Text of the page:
Upon landing, you’ll be treated to light refreshments including sparkling wine (because who doesn’t love drinking in the morning?!) and if you’re interested you can even help pack up the balloon.
Need to know
Outback Ballooning runs daily tours, starting seriously early. I’m talking pickup around 5am in winter and 4am in Summer. You can book online via their website.
Swim with saltwater crocodiles at Crocosaurus Cove
At Crocosaurus Cove you can see turtles at the Turtle Billabong, visit the many different aquatic species in the freshwater aquarium, hold a baby saltwater croc, explore the Reptile House, watch a crocodile feeding show or even feed the baby crocs yourself.
The main attraction, though, is undoubtedly the Cage of Death. Don’t let the overdramatic name fool you – there’s not really any actual danger – but this is a rare chance to get up close and personal with a 5+ metre saltwater crocodile, with a glass enclosure to keep you safe.
Need to know
Crocosaurus Cove is open every day except Christmas Day, from 9am until 6pm. The Cage of Death runs 11 sessions per day between 9.30am and 5pm. There are many options for entry tickets, depending on what you plan to see and do, which can all be booked online.
Explore the Kings Canyon Rim Walk in Watarrka National Park
If you’re visiting Uluru or Alice Springs, Kings Canyon makes the perfect stop off along the way. It’s a must visit. I’m including it here even though it’s already ticked off my bucket list because I don’t feel it gets the attention it deserves.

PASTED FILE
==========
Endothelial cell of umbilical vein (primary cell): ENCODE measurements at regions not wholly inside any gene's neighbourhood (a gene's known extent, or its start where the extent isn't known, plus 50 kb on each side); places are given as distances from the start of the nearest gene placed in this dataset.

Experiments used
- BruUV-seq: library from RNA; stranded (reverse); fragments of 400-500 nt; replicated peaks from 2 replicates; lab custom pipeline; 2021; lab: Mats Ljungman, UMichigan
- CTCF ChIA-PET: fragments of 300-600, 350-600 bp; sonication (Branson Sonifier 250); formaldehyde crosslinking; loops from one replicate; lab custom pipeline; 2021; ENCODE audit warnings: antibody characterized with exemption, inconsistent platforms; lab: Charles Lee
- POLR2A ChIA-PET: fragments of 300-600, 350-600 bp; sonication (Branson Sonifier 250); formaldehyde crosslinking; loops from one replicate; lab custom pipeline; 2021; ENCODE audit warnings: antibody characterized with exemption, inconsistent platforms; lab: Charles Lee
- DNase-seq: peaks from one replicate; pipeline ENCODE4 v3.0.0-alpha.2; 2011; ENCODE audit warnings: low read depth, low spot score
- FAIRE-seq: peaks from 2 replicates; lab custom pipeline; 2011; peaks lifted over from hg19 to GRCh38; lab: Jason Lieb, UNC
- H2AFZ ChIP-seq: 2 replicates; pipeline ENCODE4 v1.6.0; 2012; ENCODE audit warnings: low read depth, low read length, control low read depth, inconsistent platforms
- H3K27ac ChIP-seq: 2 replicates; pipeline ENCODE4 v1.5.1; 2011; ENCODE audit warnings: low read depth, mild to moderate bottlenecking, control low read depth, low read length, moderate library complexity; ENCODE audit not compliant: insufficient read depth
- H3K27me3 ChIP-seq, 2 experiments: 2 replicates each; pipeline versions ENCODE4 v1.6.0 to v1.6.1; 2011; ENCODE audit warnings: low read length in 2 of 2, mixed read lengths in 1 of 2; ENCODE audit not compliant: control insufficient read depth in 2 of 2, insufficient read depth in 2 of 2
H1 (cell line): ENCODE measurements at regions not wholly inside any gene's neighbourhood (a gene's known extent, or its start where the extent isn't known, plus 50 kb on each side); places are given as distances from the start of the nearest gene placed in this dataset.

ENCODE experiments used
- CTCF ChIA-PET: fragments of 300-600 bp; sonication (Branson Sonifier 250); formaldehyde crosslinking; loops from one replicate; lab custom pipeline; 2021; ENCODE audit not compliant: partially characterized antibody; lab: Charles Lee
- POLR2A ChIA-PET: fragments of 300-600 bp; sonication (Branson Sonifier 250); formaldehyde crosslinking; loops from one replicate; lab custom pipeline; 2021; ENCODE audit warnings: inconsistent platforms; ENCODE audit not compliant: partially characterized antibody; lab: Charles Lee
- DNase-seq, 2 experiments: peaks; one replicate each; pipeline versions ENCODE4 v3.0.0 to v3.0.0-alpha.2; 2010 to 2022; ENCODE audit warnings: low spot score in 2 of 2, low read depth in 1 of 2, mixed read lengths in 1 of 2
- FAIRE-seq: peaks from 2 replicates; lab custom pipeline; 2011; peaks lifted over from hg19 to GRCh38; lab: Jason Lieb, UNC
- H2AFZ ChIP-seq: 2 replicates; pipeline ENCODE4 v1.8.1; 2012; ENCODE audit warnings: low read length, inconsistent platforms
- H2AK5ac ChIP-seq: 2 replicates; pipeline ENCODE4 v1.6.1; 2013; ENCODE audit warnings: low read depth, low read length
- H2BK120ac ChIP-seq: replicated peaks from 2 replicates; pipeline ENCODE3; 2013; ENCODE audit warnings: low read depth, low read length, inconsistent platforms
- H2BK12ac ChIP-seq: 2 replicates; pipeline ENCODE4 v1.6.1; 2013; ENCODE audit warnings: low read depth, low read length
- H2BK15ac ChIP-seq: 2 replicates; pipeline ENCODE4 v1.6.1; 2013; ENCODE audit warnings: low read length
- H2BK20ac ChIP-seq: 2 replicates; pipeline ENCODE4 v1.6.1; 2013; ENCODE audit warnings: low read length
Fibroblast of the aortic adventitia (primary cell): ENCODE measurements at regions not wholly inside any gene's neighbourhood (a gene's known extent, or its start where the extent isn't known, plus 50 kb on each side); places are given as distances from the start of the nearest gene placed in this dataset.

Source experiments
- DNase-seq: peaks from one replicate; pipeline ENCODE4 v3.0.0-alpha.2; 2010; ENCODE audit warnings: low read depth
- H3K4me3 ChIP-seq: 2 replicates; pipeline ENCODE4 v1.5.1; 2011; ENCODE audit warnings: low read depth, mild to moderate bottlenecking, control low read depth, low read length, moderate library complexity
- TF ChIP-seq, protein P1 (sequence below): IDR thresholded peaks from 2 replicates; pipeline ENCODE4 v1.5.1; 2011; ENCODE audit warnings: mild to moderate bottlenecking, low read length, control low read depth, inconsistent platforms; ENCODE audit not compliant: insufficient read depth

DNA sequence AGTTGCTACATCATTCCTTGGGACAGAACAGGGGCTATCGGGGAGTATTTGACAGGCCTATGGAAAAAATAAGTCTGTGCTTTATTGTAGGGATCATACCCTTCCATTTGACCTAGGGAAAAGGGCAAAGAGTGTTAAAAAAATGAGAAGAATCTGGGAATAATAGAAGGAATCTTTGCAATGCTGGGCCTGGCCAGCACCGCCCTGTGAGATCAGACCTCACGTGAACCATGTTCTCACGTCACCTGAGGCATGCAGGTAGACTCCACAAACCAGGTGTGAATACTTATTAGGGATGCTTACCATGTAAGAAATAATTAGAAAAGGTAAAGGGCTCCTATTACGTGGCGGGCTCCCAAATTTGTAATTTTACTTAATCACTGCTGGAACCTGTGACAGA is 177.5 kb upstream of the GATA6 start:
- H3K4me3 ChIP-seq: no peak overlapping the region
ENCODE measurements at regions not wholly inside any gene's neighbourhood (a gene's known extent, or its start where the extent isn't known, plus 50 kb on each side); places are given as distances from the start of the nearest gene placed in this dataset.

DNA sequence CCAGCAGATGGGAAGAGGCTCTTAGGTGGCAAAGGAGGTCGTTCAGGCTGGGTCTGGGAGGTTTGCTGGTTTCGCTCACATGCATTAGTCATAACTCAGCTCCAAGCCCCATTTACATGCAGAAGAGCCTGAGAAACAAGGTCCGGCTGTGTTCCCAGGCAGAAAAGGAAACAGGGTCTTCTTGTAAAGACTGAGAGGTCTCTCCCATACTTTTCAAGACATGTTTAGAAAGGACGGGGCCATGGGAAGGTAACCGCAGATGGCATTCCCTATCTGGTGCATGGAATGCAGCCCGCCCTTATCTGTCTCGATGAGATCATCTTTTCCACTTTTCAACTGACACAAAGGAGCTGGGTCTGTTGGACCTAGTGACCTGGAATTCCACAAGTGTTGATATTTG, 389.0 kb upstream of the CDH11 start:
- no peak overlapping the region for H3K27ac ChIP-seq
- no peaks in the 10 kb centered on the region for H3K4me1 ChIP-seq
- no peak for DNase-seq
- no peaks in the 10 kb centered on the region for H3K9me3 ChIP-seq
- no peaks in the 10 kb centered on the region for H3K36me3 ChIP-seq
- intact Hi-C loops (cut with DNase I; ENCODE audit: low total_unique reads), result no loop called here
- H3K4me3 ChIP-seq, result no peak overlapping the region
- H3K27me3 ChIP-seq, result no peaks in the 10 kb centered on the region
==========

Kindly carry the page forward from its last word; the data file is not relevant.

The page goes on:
The landscape here is otherworldly and even if you’re planning to walk around Uluru and Kata Tjuta (which are relatively nearby) it’s still well worth a visit. While the Rim Walk itself is the highlight at Kings Canyon, I recommend also walking the short trail along Kings Creek. Both trails will take you about four and a half hours.
Read my full blog post about this walk here.
Need to know
Length (km): 8.6 km
Time (hrs/min): 4.5 hrs
Style: Partial Circuit
Park: Watarrka National Park
Closest Town: Alice Springs (330 km)
Getting There: Kings Canyon is roughly half way between Alice Springs and Uluru and is about 3 hours from either place via the Lasseter Highway and Luritja Road.
Further Info: The Rim Walk starts with a 500 step climb which may turn some people off, but I assure you it will be worth the climb.
Map: A great map is available from NT Parks & Wildlife.
Canoe for a day or two through Nitmiluk Gorge
Image courtesy of Nitmiluk Tours
Nitmiluk Gorge is actually made up of 13 different gorges, which are perhaps best explored by canoe. Though guided tours are obviously available, Nitmiluk Tours offers a one or two-day canoe hire service which allows visitors to independently explore further into the gorge than any package tourist ever sees.
Your trip will begin with a boat cruise through the main gorge before you are dropped off with your canoe. You’ll need to carry your own canoe between each of the gorges, so a good level of strength and fitness is required. There are multiple designated campsites, but the first is at the 5th gorge, so most visitors spend the night there sleeping under the stars.
Need to know
Canoes are hired through Nitmiluk Tours. There’s further info on their two-day hire option here. Bookings can’t be made online so e-mail them or call them on (08) 8971 0877 to start planning your trip.
Have you been to the Northern Territory? Got it on your bucket list? Got any questions, comments, updates or corrections? Let us know by commenting below.